Eight-million-strong ex-Soviet Azerbaijan is an oil-rich country with a troubling record of human rights abuses. Inconsistent with its self-image of a “tolerant country,” Azerbaijani authorities persecute journalists (and now bloggers), shut down international and independent media outlets and violate other rights.
A number of journalists in Azerbaijan are either in prison (like Eynulla Fatullayev, Ganimat Zahid and Mushfig Huseynov), have suspended sentences or have faced physical attacks. The most famous of the arrested journalists, Fatullayev, is serving an over 10-year conviction. Initially arrested for challenging Azerbaijan’s official account of the 1992 Khojalu massacre of Azeri civilians by Armenian forces during the Nagorno-Karabakh war, Fatullayev was later convicted of “terrorism” for an article he wrote while serving time in prison. Police reportedly used excessive force to prevent journalists from reporting or filming politically sensitive events such as opposition party rallies in 2008. A less exposed harassment of journalists (and citizens in general) continues in Naxçivan, (also known as Nakhichevan), an exclave of Azerbaijan sandwiched between Armenia and Iran. While Azerbaijan’s persecution of journalists is alarming, the government did pardon satirist Mirza Sakit Zahidov in April 2009.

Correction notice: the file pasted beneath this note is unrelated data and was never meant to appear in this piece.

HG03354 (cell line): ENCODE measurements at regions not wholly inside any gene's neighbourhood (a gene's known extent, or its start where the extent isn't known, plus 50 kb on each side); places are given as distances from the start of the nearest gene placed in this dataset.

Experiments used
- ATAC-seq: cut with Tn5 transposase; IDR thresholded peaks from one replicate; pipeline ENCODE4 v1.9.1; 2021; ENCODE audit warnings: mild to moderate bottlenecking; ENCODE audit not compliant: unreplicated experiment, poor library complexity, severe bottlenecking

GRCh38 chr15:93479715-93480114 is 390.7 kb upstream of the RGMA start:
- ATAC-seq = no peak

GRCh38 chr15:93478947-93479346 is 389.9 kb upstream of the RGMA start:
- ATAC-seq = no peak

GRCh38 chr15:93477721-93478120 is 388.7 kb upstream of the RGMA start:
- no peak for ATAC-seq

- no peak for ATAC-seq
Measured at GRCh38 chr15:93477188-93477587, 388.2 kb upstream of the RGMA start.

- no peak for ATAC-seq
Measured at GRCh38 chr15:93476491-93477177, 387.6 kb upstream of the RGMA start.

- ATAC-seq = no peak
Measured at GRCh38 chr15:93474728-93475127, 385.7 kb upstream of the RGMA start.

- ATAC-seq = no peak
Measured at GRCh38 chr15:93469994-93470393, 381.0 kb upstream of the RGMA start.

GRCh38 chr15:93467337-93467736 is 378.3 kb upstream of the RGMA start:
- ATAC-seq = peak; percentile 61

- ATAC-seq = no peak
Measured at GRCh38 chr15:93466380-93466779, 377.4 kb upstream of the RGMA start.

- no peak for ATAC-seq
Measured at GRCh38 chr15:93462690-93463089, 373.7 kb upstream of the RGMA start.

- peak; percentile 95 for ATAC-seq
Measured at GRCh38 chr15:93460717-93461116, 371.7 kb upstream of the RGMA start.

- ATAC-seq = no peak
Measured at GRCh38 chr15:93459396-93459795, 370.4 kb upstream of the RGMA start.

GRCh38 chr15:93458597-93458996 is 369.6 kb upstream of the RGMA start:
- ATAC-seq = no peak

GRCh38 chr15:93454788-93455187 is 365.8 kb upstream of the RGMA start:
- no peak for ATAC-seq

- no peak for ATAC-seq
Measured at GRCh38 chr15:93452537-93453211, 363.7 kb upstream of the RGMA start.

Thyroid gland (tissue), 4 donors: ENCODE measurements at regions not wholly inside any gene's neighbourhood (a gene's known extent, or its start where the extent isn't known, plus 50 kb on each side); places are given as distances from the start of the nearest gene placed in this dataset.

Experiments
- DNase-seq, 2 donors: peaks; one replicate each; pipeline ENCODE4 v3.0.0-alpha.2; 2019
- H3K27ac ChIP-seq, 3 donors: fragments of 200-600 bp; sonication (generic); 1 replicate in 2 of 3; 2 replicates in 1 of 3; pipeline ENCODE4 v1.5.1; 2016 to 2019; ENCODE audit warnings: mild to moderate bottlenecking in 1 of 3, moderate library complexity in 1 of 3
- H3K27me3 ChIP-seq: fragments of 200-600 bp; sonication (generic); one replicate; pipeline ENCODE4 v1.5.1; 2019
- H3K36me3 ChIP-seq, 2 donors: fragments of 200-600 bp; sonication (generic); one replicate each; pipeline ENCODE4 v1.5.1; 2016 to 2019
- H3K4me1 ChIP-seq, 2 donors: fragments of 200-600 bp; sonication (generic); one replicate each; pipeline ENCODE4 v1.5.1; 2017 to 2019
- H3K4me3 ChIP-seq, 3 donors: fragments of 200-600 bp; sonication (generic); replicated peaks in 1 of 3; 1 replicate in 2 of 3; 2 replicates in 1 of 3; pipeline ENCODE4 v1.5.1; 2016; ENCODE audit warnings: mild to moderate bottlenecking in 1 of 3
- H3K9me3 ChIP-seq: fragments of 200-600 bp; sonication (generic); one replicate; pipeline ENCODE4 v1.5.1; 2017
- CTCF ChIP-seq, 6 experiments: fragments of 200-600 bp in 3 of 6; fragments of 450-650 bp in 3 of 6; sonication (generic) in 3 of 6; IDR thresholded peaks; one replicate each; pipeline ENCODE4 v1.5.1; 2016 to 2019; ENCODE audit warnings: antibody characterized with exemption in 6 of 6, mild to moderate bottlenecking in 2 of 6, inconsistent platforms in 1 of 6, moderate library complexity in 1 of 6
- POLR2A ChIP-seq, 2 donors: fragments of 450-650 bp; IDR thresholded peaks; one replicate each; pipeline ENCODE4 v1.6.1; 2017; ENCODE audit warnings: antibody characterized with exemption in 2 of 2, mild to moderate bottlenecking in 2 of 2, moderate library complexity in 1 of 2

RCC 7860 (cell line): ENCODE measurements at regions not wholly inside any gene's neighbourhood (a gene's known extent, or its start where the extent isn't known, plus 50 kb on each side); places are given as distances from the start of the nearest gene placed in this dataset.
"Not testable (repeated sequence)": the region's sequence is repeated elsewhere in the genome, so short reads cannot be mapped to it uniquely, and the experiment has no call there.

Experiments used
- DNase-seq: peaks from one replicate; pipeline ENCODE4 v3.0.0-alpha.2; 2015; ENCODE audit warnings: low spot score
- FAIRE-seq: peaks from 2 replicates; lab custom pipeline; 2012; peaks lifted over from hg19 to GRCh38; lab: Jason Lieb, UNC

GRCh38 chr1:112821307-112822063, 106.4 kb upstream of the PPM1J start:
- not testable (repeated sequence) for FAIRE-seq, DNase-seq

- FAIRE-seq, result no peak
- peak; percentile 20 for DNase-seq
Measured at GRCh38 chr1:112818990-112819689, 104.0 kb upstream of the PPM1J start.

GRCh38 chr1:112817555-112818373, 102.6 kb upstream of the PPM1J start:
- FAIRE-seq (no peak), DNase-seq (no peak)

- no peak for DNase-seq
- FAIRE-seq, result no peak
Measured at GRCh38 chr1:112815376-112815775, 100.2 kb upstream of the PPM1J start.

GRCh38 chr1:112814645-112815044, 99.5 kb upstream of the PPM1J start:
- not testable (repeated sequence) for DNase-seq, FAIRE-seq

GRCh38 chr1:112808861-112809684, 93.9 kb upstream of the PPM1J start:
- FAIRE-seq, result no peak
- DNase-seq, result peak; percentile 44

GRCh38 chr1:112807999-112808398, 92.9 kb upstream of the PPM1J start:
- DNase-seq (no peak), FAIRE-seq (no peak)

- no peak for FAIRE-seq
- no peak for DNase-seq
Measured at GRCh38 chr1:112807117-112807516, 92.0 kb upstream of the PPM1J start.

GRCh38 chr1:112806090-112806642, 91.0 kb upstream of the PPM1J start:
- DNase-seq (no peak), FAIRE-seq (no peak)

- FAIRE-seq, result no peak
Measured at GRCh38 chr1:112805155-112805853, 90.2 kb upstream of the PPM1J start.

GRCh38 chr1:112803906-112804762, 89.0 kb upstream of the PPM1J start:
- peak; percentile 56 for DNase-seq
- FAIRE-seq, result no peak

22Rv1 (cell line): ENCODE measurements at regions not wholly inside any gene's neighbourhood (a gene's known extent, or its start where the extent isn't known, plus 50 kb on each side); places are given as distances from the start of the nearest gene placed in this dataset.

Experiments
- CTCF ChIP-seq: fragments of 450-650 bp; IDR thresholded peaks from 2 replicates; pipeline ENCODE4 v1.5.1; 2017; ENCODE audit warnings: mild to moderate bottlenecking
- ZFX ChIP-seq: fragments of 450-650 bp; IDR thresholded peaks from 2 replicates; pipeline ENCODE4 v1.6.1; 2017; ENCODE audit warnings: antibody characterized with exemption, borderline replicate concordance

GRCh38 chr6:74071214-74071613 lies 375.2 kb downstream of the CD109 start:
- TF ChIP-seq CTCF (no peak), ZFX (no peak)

In addition to persecuting and harassing individuals, Azerbaijan’s authorities have shut down several media outlets, including BBC and Radio Free Europe broadcasts. The move came in conjunction with a constitutional referendum that instituted unlimited presidency in March 2009.
Like neighboring Armenia, Azerbaijan is a source and a transit country for human trafficking. Many women and girls are trafficked to Turkey and the UAE for sexual exploitation.
While Azerbaijan’s official media advertise the country as a haven for minorities, both ethnic and religious communities face discrimination. Two prominent members of the ethnic Talysh minority, Dr. Novruzali Mammadov (editor-in-chief of Tolishi sado, meaning Talishi voice) and his colleague Elman Guliyev, were sentenced to 10-year and 6-year imprisonment, respectively, for allegedly spying for neighboring Iran. Mammadov, who according to an Amnesty International official was tried only because of “promotion of the Talysh culture and language in Azerbaijan,” died in a prison hospital of a heart attack on August 17, 2009. Other persecuted minority leaders in Azerbaijan include Baptist pastors Hamid Shabanov and Zaur Balaev.
Less publicized is the violation of ethnic Armenians’ cultural rights manifested in the destruction of their material heritage in Azerbaijan, a delicate issue for rights organizations due to the unsolved conflict over the territory of Nagorno-Karabakh between Armenia and Azerbaijan. (Amnesty International does not take a position on the territorial dispute.) Such sensitivity has silenced most international organizations from condemning Azerbaijan’s December 2005 destruction of ancient Armenian tombstones, intricately-carved Christian monuments known as khatchkars, in exclave Naxçivan’s remote Culfa (Djulfa) region.